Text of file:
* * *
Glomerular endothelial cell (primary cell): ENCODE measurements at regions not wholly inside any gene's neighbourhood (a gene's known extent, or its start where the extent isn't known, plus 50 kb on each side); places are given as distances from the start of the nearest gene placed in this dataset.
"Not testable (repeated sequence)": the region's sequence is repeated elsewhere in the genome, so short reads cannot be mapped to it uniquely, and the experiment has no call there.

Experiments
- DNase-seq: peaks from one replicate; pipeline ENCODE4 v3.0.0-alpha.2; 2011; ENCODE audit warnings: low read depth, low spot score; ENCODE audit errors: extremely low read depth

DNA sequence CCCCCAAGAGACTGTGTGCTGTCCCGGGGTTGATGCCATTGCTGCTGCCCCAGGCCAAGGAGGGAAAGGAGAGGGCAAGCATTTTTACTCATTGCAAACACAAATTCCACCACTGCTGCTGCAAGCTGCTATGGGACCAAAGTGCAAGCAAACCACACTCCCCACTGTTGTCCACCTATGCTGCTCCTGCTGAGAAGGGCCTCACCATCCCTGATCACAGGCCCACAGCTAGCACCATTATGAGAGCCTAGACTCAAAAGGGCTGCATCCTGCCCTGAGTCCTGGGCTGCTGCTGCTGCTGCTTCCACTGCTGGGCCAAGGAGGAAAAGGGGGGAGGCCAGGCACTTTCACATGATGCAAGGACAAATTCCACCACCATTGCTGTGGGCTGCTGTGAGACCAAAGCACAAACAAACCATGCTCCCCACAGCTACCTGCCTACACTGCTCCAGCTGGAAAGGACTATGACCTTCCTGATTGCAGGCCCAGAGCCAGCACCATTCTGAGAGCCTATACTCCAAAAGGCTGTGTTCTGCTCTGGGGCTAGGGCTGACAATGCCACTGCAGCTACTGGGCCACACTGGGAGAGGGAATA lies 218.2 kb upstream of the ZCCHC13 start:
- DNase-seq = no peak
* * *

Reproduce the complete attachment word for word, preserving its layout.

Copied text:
Glomerular endothelial cell (primary cell): ENCODE measurements at regions not wholly inside any gene's neighbourhood (a gene's known extent, or its start where the extent isn't known, plus 50 kb on each side); places are given as distances from the start of the nearest gene placed in this dataset.
"Not testable (repeated sequence)": the region's sequence is repeated elsewhere in the genome, so short reads cannot be mapped to it uniquely, and the experiment has no call there.

Experiments
- DNase-seq: peaks from one replicate; pipeline ENCODE4 v3.0.0-alpha.2; 2011; ENCODE audit warnings: low read depth, low spot score; ENCODE audit errors: extremely low read depth

DNA sequence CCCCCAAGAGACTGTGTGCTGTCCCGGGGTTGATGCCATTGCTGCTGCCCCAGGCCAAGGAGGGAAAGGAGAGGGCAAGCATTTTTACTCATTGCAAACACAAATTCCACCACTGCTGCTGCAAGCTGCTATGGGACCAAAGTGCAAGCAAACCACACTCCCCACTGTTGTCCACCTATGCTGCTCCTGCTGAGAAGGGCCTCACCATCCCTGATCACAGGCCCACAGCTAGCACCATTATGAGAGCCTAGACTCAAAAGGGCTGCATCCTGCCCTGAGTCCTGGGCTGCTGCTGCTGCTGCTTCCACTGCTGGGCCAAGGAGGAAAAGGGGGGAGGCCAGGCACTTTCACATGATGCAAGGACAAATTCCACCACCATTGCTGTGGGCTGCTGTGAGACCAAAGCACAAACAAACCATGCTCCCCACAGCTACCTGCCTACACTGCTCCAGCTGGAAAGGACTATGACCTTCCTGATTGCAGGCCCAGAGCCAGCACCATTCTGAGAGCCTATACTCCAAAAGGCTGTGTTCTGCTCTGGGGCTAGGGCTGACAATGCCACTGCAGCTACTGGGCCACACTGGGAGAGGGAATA lies 218.2 kb upstream of the ZCCHC13 start:
- DNase-seq = no peak